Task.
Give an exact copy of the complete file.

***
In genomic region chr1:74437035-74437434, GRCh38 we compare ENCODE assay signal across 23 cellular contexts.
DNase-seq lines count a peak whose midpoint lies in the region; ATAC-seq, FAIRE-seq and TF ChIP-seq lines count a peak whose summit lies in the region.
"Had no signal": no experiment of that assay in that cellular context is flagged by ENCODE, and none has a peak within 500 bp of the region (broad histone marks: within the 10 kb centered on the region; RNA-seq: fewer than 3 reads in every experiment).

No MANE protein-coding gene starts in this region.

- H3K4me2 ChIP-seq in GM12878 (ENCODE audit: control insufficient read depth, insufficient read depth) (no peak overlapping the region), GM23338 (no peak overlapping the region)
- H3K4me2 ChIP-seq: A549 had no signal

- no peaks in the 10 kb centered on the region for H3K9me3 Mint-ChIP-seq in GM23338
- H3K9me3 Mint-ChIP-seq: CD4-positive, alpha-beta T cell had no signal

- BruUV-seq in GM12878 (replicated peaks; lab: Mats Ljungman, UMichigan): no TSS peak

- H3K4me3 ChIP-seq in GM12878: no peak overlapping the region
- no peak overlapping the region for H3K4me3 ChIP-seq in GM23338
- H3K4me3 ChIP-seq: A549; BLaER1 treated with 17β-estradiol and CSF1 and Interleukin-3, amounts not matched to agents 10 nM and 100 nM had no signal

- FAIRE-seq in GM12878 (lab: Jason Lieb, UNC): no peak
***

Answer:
In genomic region chr1:74437035-74437434, GRCh38 we compare ENCODE assay signal across 23 cellular contexts.
DNase-seq lines count a peak whose midpoint lies in the region; ATAC-seq, FAIRE-seq and TF ChIP-seq lines count a peak whose summit lies in the region.
"Had no signal": no experiment of that assay in that cellular context is flagged by ENCODE, and none has a peak within 500 bp of the region (broad histone marks: within the 10 kb centered on the region; RNA-seq: fewer than 3 reads in every experiment).

No MANE protein-coding gene starts in this region.

- H3K4me2 ChIP-seq in GM12878 (ENCODE audit: control insufficient read depth, insufficient read depth) (no peak overlapping the region), GM23338 (no peak overlapping the region)
- H3K4me2 ChIP-seq: A549 had no signal

- no peaks in the 10 kb centered on the region for H3K9me3 Mint-ChIP-seq in GM23338
- H3K9me3 Mint-ChIP-seq: CD4-positive, alpha-beta T cell had no signal

- BruUV-seq in GM12878 (replicated peaks; lab: Mats Ljungman, UMichigan): no TSS peak

- H3K4me3 ChIP-seq in GM12878: no peak overlapping the region
- no peak overlapping the region for H3K4me3 ChIP-seq in GM23338
- H3K4me3 ChIP-seq: A549; BLaER1 treated with 17β-estradiol and CSF1 and Interleukin-3, amounts not matched to agents 10 nM and 100 nM had no signal

- FAIRE-seq in GM12878 (lab: Jason Lieb, UNC): no peak